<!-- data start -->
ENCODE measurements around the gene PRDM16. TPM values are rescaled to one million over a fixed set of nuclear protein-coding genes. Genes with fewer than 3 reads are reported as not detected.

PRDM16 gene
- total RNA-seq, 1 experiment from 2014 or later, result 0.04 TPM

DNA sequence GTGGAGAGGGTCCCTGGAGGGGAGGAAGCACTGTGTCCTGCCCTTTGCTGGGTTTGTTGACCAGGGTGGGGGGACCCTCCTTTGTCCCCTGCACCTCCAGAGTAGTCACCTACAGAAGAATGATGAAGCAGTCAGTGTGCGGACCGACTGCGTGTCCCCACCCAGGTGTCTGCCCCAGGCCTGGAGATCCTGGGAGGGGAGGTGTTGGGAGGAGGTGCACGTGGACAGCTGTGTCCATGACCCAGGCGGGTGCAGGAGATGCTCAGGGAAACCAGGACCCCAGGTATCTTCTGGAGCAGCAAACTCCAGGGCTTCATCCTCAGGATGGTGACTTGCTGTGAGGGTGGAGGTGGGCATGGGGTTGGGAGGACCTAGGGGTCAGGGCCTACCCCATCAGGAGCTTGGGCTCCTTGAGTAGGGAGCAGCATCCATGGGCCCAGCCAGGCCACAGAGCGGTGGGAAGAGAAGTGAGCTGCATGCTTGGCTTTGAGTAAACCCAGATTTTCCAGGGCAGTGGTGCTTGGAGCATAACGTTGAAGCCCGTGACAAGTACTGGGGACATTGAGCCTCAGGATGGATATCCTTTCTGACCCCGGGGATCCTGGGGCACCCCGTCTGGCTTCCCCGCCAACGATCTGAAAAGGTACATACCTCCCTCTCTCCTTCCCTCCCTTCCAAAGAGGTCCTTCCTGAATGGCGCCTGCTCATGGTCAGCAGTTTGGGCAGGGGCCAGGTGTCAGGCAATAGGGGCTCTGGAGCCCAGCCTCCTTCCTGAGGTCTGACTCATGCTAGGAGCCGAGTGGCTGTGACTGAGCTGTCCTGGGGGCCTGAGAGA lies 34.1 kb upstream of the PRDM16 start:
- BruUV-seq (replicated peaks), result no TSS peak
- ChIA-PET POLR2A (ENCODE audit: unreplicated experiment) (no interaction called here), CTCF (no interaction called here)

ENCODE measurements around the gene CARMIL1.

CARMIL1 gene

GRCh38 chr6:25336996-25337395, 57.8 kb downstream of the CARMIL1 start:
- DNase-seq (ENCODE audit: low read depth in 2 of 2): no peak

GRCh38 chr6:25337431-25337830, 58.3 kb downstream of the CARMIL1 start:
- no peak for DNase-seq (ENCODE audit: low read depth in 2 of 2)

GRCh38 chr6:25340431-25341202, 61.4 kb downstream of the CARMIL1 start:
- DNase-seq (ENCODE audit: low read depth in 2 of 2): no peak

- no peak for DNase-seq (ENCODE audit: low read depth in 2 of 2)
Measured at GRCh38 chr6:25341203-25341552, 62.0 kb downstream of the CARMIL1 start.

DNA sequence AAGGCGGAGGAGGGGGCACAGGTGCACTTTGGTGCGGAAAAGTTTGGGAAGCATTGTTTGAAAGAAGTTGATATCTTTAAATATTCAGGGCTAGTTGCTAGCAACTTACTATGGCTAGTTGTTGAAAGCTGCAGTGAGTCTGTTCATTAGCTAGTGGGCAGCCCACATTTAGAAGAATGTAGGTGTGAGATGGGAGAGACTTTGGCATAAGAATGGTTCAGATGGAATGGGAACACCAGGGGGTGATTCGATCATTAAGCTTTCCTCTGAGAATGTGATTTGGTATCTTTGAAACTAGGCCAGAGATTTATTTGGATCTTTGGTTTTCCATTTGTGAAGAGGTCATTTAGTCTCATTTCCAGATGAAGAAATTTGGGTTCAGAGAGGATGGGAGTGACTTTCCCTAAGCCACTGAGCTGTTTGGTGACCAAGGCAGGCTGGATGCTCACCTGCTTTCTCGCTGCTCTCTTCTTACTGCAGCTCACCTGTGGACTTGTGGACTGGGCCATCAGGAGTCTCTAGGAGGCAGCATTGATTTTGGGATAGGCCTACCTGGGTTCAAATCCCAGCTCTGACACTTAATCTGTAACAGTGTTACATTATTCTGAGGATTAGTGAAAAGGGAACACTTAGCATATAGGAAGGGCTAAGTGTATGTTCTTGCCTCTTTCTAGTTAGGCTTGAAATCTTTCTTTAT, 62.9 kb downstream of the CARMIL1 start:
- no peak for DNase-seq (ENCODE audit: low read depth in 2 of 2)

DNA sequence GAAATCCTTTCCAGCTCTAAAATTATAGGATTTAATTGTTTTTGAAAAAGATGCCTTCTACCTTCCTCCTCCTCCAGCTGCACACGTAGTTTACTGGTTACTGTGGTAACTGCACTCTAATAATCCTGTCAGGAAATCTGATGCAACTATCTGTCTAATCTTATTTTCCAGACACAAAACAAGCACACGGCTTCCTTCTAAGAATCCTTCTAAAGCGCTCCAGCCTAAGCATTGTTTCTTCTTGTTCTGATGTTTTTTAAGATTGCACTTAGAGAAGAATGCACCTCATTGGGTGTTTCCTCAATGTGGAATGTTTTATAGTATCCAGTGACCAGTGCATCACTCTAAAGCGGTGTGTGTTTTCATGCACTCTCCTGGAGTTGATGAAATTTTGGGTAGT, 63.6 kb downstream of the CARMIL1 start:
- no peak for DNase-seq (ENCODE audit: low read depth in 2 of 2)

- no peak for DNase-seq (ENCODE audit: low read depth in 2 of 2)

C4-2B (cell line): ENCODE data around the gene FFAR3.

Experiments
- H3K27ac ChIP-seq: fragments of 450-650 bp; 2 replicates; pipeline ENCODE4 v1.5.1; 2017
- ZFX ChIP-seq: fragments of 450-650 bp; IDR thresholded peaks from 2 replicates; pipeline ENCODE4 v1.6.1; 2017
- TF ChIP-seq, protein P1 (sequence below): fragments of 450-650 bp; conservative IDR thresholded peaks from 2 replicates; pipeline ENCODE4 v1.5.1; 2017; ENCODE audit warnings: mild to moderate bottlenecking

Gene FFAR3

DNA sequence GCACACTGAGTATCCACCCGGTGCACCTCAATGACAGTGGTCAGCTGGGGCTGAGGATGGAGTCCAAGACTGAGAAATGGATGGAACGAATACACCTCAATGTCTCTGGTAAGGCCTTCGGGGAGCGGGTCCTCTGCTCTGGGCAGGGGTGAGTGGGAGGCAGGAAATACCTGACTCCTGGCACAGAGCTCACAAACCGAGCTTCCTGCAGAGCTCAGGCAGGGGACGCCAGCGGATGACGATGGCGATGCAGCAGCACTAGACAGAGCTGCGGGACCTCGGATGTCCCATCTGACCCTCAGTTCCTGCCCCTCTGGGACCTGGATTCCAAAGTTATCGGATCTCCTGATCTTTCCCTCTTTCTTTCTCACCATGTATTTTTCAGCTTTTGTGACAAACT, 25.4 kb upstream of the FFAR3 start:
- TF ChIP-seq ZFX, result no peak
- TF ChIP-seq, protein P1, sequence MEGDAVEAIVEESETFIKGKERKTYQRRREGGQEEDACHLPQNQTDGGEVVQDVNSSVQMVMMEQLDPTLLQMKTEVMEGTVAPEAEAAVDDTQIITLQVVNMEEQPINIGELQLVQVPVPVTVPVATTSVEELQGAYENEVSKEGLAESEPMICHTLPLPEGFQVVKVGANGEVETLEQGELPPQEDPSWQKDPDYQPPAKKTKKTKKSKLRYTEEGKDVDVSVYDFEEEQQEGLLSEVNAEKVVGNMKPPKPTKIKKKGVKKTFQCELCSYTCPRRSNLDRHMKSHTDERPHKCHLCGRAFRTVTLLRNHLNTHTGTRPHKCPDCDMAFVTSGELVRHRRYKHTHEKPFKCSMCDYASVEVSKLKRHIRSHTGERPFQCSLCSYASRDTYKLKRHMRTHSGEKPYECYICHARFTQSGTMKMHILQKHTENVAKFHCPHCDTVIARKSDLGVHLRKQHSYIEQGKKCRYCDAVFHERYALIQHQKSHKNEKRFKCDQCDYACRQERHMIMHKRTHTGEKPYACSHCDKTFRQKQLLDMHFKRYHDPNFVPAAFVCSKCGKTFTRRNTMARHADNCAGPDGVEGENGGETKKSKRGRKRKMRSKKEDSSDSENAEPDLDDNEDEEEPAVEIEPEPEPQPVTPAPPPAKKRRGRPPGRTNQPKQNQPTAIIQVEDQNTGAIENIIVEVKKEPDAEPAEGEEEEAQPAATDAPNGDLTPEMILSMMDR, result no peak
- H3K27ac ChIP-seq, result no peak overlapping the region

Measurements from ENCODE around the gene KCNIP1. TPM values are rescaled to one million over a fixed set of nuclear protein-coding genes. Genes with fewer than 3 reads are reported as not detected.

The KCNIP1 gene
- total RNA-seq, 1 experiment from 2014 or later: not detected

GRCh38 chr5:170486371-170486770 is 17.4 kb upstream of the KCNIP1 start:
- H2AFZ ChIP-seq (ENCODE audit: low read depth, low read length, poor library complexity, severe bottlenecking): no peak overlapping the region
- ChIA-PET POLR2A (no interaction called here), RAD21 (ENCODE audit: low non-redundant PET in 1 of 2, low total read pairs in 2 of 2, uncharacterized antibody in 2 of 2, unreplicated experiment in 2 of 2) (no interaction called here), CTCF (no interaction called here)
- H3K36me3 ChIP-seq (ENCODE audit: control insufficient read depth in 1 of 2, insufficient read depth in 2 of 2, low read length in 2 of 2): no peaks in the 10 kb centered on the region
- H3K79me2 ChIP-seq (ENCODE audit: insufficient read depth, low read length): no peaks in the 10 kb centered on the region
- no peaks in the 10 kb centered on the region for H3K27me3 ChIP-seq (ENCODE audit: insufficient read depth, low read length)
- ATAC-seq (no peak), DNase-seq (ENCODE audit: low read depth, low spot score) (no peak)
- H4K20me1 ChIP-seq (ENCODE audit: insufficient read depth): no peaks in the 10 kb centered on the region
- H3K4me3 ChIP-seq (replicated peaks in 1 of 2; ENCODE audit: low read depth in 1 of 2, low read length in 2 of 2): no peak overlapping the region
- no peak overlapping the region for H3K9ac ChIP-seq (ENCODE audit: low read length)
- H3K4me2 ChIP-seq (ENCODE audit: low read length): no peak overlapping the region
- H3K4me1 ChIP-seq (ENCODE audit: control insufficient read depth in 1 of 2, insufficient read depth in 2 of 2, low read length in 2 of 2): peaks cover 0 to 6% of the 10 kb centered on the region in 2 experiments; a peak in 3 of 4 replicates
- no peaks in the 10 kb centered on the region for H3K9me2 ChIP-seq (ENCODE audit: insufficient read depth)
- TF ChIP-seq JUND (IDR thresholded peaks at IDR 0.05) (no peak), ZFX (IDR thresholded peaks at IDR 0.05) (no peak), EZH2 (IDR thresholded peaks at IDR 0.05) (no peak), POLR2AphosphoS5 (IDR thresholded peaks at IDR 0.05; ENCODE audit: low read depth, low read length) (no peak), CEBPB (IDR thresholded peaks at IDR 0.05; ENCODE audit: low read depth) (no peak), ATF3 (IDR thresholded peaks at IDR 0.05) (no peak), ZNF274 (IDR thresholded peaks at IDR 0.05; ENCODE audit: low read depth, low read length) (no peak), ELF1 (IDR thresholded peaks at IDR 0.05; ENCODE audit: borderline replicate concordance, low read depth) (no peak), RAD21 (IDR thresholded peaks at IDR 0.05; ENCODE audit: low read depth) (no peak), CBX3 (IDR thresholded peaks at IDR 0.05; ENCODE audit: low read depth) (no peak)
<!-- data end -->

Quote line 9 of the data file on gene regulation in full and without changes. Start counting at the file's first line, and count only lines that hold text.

GRCh38 chr6:25336996-25337395, 57.8 kb downstream of the CARMIL1 start: